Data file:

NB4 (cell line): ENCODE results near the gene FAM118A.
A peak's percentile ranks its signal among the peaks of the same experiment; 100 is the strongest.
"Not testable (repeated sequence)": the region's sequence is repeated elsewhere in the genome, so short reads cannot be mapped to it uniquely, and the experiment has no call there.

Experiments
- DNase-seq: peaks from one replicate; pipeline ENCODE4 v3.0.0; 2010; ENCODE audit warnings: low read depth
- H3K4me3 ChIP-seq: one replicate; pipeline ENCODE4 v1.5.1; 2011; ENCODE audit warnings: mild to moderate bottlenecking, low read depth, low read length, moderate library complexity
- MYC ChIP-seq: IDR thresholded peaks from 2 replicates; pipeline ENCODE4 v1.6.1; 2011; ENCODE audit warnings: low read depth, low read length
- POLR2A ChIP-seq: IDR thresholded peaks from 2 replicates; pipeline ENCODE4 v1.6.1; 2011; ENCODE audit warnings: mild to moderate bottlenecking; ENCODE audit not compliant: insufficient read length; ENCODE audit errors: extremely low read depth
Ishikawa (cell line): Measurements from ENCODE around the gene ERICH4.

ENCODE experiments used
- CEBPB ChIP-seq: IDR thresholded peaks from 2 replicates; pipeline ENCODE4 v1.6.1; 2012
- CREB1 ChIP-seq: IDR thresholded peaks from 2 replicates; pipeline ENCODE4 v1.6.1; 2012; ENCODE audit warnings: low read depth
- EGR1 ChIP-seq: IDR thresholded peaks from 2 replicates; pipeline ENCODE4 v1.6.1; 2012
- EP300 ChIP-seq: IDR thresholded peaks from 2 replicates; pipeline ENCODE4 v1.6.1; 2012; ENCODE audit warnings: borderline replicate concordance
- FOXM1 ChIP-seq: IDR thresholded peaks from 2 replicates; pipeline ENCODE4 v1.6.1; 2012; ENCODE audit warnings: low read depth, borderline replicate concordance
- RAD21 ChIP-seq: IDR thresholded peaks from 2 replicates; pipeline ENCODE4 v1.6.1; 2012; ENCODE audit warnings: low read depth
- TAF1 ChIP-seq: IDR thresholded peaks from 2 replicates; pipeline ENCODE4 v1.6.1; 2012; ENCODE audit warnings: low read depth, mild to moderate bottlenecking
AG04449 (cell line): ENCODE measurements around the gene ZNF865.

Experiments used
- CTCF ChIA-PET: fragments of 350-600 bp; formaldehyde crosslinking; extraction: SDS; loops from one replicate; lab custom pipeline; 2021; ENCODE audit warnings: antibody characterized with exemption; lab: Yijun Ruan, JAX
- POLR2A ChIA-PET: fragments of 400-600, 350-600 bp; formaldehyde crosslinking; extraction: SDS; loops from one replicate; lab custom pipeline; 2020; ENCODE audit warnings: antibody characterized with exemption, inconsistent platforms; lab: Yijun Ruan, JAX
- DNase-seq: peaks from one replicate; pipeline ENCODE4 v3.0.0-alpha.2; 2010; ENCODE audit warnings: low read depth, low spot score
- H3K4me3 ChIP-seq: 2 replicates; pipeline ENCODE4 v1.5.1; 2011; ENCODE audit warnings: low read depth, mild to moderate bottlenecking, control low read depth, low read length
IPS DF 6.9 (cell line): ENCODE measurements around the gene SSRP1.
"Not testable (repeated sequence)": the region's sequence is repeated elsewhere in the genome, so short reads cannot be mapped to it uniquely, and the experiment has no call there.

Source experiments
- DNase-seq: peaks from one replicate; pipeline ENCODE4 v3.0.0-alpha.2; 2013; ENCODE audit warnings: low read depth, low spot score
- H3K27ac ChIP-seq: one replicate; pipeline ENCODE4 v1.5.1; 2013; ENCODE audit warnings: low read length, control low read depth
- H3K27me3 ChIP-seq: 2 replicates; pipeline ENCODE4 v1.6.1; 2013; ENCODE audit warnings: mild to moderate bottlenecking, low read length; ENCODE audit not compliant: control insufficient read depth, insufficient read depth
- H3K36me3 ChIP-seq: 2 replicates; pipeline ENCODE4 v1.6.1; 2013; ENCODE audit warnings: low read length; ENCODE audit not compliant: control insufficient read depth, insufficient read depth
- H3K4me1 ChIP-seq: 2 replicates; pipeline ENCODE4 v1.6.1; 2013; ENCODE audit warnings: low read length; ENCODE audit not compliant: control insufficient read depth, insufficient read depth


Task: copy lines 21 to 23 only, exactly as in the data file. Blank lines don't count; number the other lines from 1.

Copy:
- POLR2A ChIA-PET: fragments of 400-600, 350-600 bp; formaldehyde crosslinking; extraction: SDS; loops from one replicate; lab custom pipeline; 2020; ENCODE audit warnings: antibody characterized with exemption, inconsistent platforms; lab: Yijun Ruan, JAX
- DNase-seq: peaks from one replicate; pipeline ENCODE4 v3.0.0-alpha.2; 2010; ENCODE audit warnings: low read depth, low spot score
- H3K4me3 ChIP-seq: 2 replicates; pipeline ENCODE4 v1.5.1; 2011; ENCODE audit warnings: low read depth, mild to moderate bottlenecking, control low read depth, low read length